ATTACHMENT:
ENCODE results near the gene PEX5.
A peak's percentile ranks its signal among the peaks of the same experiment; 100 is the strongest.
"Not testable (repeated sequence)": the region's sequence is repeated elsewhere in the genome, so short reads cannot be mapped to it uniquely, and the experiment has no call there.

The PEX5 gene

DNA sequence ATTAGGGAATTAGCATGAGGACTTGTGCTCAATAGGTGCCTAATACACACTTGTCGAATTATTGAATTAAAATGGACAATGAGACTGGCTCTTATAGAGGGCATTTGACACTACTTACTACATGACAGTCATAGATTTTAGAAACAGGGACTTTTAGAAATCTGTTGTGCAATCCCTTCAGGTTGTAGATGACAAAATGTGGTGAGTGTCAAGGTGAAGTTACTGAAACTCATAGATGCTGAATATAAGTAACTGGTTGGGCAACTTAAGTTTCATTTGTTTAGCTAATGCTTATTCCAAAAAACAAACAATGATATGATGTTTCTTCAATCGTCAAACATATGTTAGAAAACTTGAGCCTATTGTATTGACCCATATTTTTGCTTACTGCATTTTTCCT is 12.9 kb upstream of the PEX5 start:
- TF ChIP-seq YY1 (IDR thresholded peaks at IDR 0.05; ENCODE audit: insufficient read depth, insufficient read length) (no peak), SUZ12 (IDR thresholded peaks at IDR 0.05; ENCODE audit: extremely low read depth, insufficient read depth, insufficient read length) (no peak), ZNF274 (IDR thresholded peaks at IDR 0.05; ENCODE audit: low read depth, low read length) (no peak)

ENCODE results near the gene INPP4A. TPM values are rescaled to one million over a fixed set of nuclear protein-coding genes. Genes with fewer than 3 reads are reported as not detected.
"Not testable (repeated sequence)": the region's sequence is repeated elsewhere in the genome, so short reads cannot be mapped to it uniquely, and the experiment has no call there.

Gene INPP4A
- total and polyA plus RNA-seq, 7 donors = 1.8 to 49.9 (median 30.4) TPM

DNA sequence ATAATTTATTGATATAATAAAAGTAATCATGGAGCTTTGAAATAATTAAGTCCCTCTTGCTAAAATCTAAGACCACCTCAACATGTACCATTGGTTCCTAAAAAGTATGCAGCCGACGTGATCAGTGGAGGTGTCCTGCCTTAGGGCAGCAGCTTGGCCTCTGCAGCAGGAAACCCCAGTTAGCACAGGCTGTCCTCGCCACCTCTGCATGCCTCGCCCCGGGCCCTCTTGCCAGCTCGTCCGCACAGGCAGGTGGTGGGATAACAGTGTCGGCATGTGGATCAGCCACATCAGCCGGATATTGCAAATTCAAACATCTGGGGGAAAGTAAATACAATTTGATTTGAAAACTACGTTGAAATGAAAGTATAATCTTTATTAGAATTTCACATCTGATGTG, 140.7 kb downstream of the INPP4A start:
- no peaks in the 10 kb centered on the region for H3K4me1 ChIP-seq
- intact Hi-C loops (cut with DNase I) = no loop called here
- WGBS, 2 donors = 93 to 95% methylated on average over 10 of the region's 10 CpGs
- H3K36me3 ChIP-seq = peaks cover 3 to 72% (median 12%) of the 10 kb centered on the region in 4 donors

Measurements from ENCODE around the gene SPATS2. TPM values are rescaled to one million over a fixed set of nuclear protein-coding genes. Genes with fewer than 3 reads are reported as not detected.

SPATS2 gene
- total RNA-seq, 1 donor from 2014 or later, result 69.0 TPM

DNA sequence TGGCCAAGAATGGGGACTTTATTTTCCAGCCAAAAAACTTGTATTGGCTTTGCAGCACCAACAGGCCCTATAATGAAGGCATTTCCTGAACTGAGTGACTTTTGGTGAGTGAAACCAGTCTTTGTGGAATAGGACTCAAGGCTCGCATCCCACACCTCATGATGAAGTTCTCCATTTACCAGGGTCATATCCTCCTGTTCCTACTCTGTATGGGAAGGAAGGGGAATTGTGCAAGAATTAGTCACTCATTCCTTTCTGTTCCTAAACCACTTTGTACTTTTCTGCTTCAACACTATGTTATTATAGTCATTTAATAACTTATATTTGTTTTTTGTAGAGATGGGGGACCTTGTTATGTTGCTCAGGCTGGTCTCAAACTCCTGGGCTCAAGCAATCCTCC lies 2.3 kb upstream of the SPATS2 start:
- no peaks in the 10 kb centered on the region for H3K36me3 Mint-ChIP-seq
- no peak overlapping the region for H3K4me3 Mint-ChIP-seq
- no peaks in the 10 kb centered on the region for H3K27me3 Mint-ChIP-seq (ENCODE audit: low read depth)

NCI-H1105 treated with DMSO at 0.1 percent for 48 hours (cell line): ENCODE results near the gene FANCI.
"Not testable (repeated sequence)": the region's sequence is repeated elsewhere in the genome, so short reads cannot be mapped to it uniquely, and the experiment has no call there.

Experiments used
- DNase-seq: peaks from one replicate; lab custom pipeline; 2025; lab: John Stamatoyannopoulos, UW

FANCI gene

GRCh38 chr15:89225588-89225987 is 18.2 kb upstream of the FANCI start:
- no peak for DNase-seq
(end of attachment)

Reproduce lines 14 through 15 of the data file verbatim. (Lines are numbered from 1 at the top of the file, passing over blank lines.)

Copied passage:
- WGBS, 2 donors = 93 to 95% methylated on average over 10 of the region's 10 CpGs
- H3K36me3 ChIP-seq = peaks cover 3 to 72% (median 12%) of the 10 kb centered on the region in 4 donors